“…changing GLBT to LGBT really annoys. It lacks poetry and style to reverse it like that. Honestly though, I’d rather use a “D” for Lesbians anyway. GDBT or DGBT, it’d at least flow properly.

I just think it throws the “Fung Shui” off and makes it all seem ugly, when it is all mixed around.” 

That torqued my cookies so much I shot off this:

There was a lot of Karma involved in that simple switch J***. The historic changing of the letter arrangement from GLBT to LGBT took place in the late 80’s and early 90’s. 

It was a time when nearly everyone in the gay movement knew at least one person who’d died from AIDS, and quite possibly many more, all of them men. HIV was a ticking time bomb that when detonated was inevitably fatal. No one was sure just how contagious it was and the men who contracted the disease suffered horribly. Their lovers and families often abandoned them just when they most needed support. Hospitals were turning away AIDS patients leaving many men suffering at home, waiting to die alone as they grew sicker and weaker.

Your lesbian sisters stood up. Many of us took AIDS patients under our care, providing them with food, transportation, company, a
nd the simple dignity of human touch. We worked individually and in small groups to reach those men who were isolated and dying alone, pariahs as homosexuals, and even more so as AIDS victims. We held their hands and eased their passing. I buried five, myself.


Now up until that point, the newly burgeoning gay movement had been largely run by the men – not too surprising considering that at the time women earned only $.65 to a man’s dollar. Gay men (who were almost never parents then) had a lot more expendable cash to use growing the movement. And because they spent the most, they got the top jobs and recognition. But the lesbians refused to be silenced, and earned our stripes the hard way, by rolling up our sleeves and working long, thankless hours manning copiers and phones, bookkeeping and scheduling, going door to door and business to business to drum up support.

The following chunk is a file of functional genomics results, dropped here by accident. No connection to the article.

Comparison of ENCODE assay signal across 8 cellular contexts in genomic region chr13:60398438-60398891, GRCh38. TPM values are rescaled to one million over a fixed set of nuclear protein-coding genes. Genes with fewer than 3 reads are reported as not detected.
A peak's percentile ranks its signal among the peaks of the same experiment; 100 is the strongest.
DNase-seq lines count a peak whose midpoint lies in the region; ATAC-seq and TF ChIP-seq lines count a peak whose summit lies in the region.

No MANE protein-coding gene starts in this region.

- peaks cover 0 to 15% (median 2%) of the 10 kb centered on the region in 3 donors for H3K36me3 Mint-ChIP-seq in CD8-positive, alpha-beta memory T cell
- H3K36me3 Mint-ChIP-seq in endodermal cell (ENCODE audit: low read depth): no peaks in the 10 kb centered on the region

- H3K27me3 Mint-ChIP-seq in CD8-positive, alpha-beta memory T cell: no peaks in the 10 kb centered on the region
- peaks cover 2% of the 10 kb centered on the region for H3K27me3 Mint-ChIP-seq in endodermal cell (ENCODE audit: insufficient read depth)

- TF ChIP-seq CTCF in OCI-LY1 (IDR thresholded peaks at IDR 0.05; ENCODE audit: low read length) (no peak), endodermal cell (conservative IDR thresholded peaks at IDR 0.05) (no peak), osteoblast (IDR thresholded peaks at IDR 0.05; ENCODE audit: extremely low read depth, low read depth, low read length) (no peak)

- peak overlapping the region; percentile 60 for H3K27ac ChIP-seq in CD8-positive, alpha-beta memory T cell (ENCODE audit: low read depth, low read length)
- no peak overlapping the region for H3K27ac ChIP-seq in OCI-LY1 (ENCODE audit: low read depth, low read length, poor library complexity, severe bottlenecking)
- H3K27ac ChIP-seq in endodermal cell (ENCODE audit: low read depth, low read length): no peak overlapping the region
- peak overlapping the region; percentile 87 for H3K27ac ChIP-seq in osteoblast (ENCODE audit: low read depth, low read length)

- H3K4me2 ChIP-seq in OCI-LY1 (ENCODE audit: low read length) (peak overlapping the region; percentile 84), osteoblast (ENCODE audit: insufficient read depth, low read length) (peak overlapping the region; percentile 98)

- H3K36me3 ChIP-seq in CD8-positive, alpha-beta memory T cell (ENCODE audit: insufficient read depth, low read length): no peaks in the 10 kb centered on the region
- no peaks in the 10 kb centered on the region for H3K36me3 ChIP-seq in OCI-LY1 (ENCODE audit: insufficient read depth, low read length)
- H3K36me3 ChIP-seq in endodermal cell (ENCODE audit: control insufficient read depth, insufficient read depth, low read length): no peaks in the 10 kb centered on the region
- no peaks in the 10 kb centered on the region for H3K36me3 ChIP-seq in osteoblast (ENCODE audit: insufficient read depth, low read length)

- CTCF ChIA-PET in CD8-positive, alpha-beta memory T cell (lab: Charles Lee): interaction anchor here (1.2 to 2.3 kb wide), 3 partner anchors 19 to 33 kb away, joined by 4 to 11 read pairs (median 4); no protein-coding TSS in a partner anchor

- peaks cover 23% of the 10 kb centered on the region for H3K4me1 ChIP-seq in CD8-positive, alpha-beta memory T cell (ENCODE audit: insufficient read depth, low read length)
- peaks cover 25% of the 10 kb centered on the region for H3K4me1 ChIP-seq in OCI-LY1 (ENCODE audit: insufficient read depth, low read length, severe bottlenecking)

So when the AIDS plague hit and their lesbian sisters filled the void left by lovers, families, friends, churches, and hospitals, it humbled the men. They saw our strength, and our passion not only for the cause, but for our entire rainbow family. They reached out across the gender void and recognized our contributions by changing the order of the letters so that lesbians were listed first.

And it was a first for lesbians. It marks the first time our community recognized us as equals, and that at a time when even the women’s movement wouldn’t.

Fung Shui that, little brother.


And you know, I feel better now that I’ve shared that little bit of herstory. We lesbians have given, and still give, our 100% to the movement for equality, and I’m proudly reminded of that every time I write the term LGBT. I don’t suffer lightly young gay men who seem eager to reassert their dominance in the movement once more.

And I forgot to ask him just where the hell he gets off changing our label from lesbian to dyke. I assume that’s what his D is all about. Personally, I don’t like the word dyke, or lesbian either for that matter, never did. I’m pretty sure the bi-sexuals aren’t all that crazy about their name either. And I know for sure that many of the Transgendered people don’t like that term one bit. So how should we identify ourselves as a group if we give up the string of letters?

Look at the title of this blog. We took the symbol of the Rainbow because of our diversity (and because Judy Garland was a gay icon). This is how I choose to label my family, my gay brothers and lesbian sisters, my transgendered and bi-sexual siblings:

Rainbow Folk

That’s good enough for me. But let’s not forget the past.